Newspaper can help spur interest in science and technology

Newspaper can help spur interest in science and technology
PHOTO: The New Paper

I agree that social media might be one way to get people to be more acquainted with science and technology issues ("Get public to start 'liking' science"; Nov 20).

We live in a modern era and our lives are enriched by science and technology.

However, most of us would not know how many devices - such as television sets, refrigerators and microwave ovens - work.

Most people are not motivated enough to read up more on subjects such as physics, chemistry or even astronomy after leaving school.

Perhaps there is this mistaken mindset that these topics are not relevant to the people's everyday work duties and, thus, their lives.

However, it is fortunate that local newspapers such as The Straits Times are helping readers keep abreast of the latest scientific research findings and brainwaves with their coverage.

I read with interest the pros and cons of an ingenious way to solve the problem of global warming ("Shivers over growing plankton to cool earth"; Oct 23), which could encourage others to think out of the box.

Articles such as "Two share Nobel Prize for Physics" (Oct 7) help keep people informed of the important scientific breakthroughs that could change their perspective of the universe forever.

The leading newspapers here could consider adding either a print or online page devoted entirely to the discussion of Stem (science, technology, engineering and mathematics) subjects. The pages could have readers writing in to express their views and scientists and professionals responding and explaining matters in ways that a layman can understand.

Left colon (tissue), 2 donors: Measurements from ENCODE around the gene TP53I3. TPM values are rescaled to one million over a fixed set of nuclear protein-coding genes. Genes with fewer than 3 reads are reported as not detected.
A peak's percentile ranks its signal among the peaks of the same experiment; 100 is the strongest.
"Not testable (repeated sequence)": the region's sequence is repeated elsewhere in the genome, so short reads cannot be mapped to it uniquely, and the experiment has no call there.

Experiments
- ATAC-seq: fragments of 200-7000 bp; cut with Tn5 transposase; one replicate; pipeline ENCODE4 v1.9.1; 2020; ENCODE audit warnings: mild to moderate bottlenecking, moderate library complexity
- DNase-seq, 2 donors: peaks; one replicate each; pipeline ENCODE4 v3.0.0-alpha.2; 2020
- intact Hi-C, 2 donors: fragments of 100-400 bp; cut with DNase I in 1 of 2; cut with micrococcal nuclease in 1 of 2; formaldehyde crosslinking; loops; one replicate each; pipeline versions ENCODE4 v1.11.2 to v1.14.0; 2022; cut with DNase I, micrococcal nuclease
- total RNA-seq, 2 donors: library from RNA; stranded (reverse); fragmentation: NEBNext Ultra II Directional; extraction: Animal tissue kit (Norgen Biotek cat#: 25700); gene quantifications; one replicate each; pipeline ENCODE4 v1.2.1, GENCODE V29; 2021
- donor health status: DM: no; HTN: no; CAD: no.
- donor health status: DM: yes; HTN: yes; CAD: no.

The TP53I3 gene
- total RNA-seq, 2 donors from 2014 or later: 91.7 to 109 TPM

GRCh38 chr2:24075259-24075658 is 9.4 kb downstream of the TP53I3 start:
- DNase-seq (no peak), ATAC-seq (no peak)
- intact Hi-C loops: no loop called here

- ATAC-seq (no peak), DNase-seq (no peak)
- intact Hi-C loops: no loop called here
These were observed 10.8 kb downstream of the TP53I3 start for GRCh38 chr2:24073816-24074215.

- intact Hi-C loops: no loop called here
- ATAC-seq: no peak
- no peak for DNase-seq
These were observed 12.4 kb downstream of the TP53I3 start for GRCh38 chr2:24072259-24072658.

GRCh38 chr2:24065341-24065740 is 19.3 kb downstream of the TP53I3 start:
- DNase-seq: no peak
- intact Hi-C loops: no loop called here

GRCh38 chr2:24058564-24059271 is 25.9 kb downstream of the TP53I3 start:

Also, holding more writing competitions such as the recent Asian Scientist Writing Prize ("Win up to $8,000 in science writing competition"; April 1), could help boost people's interest in learning how science and technology can improve their daily lives. Such competitions can also help the people to explore ways to express their ideas more creatively.

Lee Kay Yan (Miss)

This article was first published on December 7, 2015.
Get a copy of The Straits Times or go to for more stories.

Purchase this article for republication.



Your daily good stuff - AsiaOne stories delivered straight to your inbox
By signing up, you agree to our Privacy policy and Terms and Conditions.